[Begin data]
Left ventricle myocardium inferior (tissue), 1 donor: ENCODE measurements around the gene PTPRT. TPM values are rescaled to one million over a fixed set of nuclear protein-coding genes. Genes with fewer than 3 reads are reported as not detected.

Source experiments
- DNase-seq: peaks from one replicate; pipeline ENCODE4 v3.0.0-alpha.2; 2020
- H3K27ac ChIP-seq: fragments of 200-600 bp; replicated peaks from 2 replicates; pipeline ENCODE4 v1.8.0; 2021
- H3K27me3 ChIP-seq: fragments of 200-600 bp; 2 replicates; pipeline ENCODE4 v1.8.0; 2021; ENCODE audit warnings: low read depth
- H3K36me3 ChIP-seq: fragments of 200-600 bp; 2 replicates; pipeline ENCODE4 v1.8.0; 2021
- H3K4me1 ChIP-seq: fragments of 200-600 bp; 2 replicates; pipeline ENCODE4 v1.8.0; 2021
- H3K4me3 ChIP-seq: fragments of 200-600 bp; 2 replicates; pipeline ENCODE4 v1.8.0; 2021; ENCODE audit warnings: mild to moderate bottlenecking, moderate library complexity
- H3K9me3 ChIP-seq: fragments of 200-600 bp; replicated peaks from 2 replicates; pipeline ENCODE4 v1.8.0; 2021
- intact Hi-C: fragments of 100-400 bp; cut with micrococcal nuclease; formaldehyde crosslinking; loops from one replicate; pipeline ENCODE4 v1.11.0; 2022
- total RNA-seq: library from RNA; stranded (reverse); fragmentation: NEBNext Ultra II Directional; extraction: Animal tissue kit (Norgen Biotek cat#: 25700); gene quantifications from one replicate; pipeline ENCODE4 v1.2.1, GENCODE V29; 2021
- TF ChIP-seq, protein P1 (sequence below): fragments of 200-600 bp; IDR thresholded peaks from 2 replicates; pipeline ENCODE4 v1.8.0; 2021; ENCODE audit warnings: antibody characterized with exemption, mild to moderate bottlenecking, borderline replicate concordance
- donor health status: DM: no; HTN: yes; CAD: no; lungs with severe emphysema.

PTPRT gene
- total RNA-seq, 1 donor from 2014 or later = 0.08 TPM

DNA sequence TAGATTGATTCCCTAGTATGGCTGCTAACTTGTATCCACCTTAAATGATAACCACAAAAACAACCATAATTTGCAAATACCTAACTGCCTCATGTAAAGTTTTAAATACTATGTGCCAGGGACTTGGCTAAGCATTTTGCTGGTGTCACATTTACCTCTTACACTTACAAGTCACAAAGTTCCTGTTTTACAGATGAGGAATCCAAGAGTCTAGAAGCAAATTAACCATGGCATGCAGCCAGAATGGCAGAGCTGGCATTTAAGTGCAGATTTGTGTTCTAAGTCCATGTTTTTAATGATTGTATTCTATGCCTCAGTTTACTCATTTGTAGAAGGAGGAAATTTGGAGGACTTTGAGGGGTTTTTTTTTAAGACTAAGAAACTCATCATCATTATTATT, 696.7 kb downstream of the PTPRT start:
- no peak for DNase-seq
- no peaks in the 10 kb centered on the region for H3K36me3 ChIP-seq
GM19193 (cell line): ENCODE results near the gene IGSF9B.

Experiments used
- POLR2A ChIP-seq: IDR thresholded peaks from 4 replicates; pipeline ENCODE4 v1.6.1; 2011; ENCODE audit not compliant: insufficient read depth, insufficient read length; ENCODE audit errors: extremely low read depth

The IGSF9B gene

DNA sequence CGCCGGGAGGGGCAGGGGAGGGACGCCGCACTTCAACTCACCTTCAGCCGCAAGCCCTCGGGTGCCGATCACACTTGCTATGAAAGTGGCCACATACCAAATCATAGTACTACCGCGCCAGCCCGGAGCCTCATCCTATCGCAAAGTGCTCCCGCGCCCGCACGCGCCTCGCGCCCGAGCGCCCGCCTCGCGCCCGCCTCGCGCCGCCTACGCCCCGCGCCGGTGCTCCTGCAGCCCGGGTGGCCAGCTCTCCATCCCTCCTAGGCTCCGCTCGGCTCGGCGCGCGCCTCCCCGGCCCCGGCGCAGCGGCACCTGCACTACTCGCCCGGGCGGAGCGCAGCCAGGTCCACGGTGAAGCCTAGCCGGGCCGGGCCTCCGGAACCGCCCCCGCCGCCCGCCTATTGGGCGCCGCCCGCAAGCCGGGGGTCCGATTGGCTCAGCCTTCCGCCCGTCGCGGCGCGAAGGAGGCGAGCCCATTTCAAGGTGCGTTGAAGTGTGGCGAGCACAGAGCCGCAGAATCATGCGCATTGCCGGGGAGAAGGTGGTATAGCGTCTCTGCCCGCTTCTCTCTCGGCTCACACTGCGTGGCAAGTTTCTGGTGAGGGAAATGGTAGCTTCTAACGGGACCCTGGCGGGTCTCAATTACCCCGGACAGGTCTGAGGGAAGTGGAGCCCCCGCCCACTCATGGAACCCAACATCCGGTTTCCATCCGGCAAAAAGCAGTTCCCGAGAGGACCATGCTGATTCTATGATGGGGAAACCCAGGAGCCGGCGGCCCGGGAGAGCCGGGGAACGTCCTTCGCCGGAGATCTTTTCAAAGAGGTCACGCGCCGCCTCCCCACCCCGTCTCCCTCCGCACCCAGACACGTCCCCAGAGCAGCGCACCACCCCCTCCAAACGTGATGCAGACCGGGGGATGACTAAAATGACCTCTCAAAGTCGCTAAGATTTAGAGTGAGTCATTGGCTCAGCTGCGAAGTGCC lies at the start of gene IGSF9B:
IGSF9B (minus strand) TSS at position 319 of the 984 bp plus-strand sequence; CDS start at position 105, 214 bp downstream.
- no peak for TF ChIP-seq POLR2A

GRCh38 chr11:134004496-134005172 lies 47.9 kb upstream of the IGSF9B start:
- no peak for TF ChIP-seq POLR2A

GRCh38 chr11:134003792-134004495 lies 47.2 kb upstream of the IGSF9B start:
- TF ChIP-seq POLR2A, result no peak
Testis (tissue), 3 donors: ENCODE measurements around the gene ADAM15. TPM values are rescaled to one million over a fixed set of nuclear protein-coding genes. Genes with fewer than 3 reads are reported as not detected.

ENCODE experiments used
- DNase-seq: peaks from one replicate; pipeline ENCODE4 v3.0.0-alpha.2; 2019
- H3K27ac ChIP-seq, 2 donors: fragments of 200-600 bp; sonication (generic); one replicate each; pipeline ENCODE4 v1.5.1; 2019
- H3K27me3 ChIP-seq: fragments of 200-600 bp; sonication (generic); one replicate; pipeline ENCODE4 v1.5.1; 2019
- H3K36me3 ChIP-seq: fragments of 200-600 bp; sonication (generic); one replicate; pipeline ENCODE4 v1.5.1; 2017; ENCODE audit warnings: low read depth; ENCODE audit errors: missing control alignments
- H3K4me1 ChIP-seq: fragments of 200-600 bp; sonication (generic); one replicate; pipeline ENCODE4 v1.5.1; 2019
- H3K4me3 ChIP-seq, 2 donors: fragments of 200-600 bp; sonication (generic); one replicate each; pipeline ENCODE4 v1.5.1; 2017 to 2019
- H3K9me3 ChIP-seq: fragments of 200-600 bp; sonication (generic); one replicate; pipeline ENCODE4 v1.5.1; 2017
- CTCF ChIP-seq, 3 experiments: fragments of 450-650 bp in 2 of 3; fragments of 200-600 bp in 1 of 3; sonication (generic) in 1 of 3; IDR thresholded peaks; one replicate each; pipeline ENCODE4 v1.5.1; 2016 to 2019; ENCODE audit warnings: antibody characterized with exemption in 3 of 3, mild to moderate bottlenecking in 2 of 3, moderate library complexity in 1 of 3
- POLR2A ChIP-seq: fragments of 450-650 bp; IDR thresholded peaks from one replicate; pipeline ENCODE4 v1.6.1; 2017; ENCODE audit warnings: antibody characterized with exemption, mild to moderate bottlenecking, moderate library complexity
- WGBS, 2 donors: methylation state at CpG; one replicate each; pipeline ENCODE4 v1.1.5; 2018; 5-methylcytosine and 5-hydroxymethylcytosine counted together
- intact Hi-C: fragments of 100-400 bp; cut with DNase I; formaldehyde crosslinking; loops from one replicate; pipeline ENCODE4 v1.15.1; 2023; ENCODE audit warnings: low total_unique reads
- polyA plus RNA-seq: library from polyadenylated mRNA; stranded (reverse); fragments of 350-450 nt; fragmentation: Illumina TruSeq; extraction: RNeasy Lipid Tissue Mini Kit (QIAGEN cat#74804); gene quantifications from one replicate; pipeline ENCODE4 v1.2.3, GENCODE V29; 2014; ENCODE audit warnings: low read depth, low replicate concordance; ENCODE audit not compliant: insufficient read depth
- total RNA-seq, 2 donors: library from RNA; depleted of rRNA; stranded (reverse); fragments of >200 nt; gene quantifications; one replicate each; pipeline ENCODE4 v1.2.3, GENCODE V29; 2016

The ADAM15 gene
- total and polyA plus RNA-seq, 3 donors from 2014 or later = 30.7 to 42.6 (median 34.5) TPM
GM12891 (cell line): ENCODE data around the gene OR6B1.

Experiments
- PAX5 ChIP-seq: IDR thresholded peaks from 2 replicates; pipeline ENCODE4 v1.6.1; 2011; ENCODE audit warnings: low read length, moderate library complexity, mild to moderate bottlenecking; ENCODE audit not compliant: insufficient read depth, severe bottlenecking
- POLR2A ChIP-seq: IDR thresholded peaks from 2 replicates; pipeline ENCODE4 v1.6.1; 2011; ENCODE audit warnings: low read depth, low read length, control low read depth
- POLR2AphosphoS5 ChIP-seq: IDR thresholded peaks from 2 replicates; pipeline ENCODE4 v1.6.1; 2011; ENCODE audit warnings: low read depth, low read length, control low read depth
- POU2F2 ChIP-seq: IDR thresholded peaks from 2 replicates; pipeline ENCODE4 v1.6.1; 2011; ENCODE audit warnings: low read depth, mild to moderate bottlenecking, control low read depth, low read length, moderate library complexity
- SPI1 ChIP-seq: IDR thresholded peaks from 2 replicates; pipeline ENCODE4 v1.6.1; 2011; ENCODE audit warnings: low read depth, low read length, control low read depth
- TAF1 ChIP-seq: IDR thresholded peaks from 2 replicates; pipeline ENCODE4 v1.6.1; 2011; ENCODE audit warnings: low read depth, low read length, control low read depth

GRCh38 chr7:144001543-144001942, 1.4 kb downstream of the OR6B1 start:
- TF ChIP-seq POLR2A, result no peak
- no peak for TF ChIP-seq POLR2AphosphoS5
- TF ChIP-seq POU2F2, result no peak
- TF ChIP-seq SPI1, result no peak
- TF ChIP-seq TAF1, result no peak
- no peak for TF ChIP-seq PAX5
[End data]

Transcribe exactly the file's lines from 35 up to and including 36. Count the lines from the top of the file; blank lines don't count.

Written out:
- H3K36me3 ChIP-seq: fragments of 200-600 bp; sonication (generic); one replicate; pipeline ENCODE4 v1.5.1; 2017; ENCODE audit warnings: low read depth; ENCODE audit errors: missing control alignments
- H3K4me1 ChIP-seq: fragments of 200-600 bp; sonication (generic); one replicate; pipeline ENCODE4 v1.5.1; 2019